Congressman Goodlatte rarely misses an opportunity to proclaim his opposition to deficit spending or his support for a Constitutional amendment requiring a balanced federal budget.
His record on these principles is another matter. So it comes as no surprise that Goodlatte has reacted favorably to the Republican tax plan which would add $1.5 trillion to the national debt over 10 years.
Republicans assure us that this tax plan– which overwhelmingly favors big corporations and the wealthiest Americans— would stimulate unprecedented economic growth and generate enough new tax revenue to fill the gap. But there is absolutely no evidence to support this claim– and plenty of evidence to the contrary. The massive 2001 tax cuts under President George W. Bush did little to boost the economy and instead contributed to the huge deficits during his administration. A tax plan in Kansas similar to the current Republican plan was a failure that had to be scrapped.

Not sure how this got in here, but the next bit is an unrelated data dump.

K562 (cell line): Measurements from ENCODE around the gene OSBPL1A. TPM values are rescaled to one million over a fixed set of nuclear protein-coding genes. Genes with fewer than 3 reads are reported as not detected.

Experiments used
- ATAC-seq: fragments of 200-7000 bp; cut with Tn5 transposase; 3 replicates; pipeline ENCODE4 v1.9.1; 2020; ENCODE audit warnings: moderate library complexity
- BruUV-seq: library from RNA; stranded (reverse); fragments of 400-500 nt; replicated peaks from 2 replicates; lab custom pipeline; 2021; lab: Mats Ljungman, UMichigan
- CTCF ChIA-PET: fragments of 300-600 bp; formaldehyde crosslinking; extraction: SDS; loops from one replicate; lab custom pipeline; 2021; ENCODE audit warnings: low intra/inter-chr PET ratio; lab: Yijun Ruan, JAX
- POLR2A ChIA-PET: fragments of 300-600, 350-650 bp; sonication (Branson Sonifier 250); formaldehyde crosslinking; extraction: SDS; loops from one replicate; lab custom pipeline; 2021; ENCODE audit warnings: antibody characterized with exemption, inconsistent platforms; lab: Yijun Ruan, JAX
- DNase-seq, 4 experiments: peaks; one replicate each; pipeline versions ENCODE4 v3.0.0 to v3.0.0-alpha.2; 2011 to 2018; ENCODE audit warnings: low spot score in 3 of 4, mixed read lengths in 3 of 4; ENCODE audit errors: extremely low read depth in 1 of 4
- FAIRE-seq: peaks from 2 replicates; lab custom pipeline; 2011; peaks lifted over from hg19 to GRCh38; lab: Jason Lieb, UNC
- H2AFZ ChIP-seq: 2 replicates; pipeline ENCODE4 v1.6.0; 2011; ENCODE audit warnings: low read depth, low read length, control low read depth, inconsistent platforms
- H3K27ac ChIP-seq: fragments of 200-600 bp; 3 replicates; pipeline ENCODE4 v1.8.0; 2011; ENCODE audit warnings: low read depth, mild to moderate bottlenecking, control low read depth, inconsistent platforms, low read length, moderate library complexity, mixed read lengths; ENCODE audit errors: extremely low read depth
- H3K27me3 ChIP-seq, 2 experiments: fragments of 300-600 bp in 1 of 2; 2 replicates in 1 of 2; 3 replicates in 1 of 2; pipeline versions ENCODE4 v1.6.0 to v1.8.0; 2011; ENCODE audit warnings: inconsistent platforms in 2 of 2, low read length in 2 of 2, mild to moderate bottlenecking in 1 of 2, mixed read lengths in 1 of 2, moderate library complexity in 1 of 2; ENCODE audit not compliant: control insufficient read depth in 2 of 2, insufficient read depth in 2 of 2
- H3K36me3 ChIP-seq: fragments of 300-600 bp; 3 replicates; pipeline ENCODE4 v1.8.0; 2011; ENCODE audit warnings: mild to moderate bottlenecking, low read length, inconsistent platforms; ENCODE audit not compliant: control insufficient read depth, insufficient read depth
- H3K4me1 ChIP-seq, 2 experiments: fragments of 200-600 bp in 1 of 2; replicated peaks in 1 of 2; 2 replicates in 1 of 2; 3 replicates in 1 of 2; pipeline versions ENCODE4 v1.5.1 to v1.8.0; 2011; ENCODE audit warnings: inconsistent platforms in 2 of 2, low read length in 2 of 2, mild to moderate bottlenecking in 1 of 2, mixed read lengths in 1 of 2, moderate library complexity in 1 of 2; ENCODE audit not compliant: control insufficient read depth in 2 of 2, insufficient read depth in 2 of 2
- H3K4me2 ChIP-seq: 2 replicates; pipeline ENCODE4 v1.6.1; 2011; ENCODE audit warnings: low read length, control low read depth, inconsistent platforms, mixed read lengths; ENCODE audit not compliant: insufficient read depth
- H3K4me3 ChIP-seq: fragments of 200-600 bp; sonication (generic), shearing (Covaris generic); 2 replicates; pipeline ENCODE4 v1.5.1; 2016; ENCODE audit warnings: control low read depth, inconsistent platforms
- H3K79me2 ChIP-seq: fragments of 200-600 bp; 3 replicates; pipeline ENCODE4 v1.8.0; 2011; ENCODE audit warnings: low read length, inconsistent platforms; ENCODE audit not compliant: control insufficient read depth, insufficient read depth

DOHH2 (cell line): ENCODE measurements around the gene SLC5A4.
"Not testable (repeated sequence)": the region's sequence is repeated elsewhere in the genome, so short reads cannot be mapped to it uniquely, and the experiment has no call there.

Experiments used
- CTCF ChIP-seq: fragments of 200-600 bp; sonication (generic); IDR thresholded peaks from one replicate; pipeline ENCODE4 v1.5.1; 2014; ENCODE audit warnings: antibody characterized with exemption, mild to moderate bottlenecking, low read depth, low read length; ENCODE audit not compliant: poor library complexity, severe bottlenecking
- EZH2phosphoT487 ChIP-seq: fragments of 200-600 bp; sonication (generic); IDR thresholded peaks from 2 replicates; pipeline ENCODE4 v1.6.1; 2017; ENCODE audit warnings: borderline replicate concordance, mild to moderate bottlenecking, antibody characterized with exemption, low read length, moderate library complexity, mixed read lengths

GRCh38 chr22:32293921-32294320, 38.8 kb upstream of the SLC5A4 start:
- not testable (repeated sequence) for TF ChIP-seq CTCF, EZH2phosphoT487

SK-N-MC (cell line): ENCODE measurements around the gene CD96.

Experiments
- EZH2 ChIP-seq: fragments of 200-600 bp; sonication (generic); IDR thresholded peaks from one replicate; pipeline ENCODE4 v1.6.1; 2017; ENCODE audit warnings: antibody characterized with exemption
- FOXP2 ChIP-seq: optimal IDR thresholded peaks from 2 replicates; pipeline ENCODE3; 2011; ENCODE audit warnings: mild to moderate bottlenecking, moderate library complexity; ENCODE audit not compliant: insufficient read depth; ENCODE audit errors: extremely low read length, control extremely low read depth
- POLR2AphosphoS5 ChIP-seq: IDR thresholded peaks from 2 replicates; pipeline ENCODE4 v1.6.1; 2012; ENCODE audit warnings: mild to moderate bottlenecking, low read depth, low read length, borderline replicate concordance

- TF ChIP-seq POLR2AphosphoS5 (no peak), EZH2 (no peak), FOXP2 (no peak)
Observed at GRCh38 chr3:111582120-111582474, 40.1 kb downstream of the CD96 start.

Bruce Bartlett, an adviser to President Ronald Reagan, observed: “In reality, there’s no evidence that a tax cut now would spur growth.”
If Goodlatte nevertheless goes along with this plan, his hypocrisy will be exposed once again.